Questions in the Aftermath of Aurora

I’m pleased to have another posting from my guest blogger, Jerry Thompson of Columbia, MO. These thoughts are his own, edited slightly for brevity.

While twelve mostly young people have died, a few are still being treated in the hospital and the rest have been released with lesser injuries, I understand.  Many people have expressed condolences in various ways for the injured and the families of the victims, while those families are dealing with their grief and trying to move on with their lives.  An uncooperative, orange-haired young man is in custody for the Aurora massacre, one of the worst shootings in our country‘s history.

Gun control advocates have revved up their efforts to reinstate a 1994-2004 ban on assault rifles and/or the required ammunition for those rifles, while second amendment rights advocates have hunkered down to prevent such efforts.  The general public has no strong desire at this time for gun control.  Gun sales have risen dramatically since the massacre.  The reason expressed for buying guns according to one article was for the buyers to “have a chance” in case an Aurora-type incident were to happen to them.  Concealed pistol training has also increased.  So—a  massacre with guns has increased the demand for guns. 

Coincidentally, I just received the current edition (August 5) of Time magazine, which is titled “How Guns Won.”  An article by the same title discusses some of the thoughts and questions which I have posted, and I would recommend that you read that article.

Presidential candidates from the right and left have expressed the need to wait awhile before discussing gun control as a solution for such tragedies.  President Obama has indicated that he will stick with the current gun laws for now.  In the meantime, maybe the general public’s short memory will move on to other pressing issues.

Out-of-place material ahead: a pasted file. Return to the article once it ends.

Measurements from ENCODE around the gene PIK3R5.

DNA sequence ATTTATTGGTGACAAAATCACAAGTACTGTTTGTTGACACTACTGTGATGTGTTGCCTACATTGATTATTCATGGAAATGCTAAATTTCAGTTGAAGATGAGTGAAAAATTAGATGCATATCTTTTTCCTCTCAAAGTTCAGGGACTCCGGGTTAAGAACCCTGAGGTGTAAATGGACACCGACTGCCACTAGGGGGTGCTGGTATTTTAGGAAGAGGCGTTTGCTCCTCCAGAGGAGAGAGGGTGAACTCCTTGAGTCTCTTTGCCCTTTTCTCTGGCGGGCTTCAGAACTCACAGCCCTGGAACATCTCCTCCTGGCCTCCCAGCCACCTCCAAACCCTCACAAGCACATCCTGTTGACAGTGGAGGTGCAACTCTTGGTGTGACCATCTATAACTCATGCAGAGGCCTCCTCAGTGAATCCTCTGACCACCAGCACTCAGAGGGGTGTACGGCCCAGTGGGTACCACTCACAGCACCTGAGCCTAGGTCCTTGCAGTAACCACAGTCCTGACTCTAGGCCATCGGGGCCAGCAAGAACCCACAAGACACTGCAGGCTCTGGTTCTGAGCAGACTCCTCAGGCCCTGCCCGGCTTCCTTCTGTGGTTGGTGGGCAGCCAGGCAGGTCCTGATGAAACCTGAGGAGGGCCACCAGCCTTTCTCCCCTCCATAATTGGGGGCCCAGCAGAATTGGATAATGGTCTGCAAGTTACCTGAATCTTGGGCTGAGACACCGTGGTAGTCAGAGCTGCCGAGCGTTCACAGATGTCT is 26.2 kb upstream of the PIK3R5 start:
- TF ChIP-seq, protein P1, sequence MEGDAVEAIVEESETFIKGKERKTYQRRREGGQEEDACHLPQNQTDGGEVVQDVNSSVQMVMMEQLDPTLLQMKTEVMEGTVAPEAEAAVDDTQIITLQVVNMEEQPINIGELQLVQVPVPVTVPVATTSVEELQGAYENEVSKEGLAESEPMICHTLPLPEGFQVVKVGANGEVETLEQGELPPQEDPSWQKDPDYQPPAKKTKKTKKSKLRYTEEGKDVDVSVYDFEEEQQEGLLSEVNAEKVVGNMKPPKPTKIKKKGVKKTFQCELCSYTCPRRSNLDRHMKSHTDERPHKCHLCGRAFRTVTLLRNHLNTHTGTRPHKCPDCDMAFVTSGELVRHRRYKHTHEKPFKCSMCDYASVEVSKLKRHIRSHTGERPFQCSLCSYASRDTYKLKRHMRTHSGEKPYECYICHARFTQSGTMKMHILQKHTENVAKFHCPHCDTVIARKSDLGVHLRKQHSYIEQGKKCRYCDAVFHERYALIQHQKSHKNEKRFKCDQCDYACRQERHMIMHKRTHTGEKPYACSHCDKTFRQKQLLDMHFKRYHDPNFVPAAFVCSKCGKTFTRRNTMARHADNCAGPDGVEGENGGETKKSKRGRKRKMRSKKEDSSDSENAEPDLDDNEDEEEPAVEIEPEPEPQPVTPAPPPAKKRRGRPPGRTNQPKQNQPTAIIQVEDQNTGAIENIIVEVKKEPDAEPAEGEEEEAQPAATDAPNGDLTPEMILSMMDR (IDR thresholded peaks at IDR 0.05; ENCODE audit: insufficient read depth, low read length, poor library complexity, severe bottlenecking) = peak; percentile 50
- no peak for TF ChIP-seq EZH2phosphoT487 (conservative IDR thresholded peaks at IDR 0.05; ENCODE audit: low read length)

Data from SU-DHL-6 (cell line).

Nevertheless, I suggest we consider a few questions: Would the audience have been safer with other theater goers pulling their pistols and shooting back at a perpetrator in the theater?  That seems unlikely in a darkened room with tear gas and panic in the room.  It would probably have resulted in more injuries and death.

Have the media been fair in portraying the tragedy?  I understand that a news commentator on one television channel falsely implied that the shooter may have been a tea party member because there was another person in Colorado with a similar name.  Apparently, he didn’t corroborate his story before sharing it with the public.  I didn’t see that newscast, but it doesn’t seem to be sound journalism.

What are the current gun laws and are they enforced to prevent the mentally ill and criminals from buying guns?  Is the general population as likely to commit crime as is a person with mental illness? Would limiting guns to the general population be a better idea?  It may be that we as citizens could help prevent future mass shootings by advocating the elimination of gun law loopholes now available to gun show dealers.  In 2009, four hundred mayors sent a letter to House Speaker Pelosi and Majority Leader Reid requesting the closing of legal loopholes for gun show dealers.  The following is an excerpt from that 2009 letter:

“Currently, licensed gun dealers are required to run criminal background checks on all buyers, but criminals can simply avoid these checks by buying from unlicensed gun-sellers. As a result of this loophole, gun shows have become a major venue for illegal gun trafficking.

“Closing the gun show loophole should be an urgent priority. Just last month, the Government Accountability Office (GAO) released a report that identified unregulated sales at gun shows as a significant source of guns that “are commonly trafficked to Mexico” and earlier reports by the Bureau of Alcohol, Tobacco, Firearms and Explosives (ATF) identified gun shows as the second leading source of trafficked guns within America. In addition, a report released by our coalition in December 2008 found that states that have not closed the gun show loophole are the sources of crime guns recovered in other states at more than twice the rate of states that have closed this loophole. “  Source link:

The upshot of what I have read and heard recently is that the Aurora massacre suspect planned his attack a year or more in advance, buying guns from more than one dealer.  He apparently was not on any watch list and would not have raised red flags of a current danger.  Maybe, then, we can’t prevent all of the potential mass shootings in the future, but we should all pursue a course of action to try to prevent future tragedies.  I welcome your thoughts and discussion.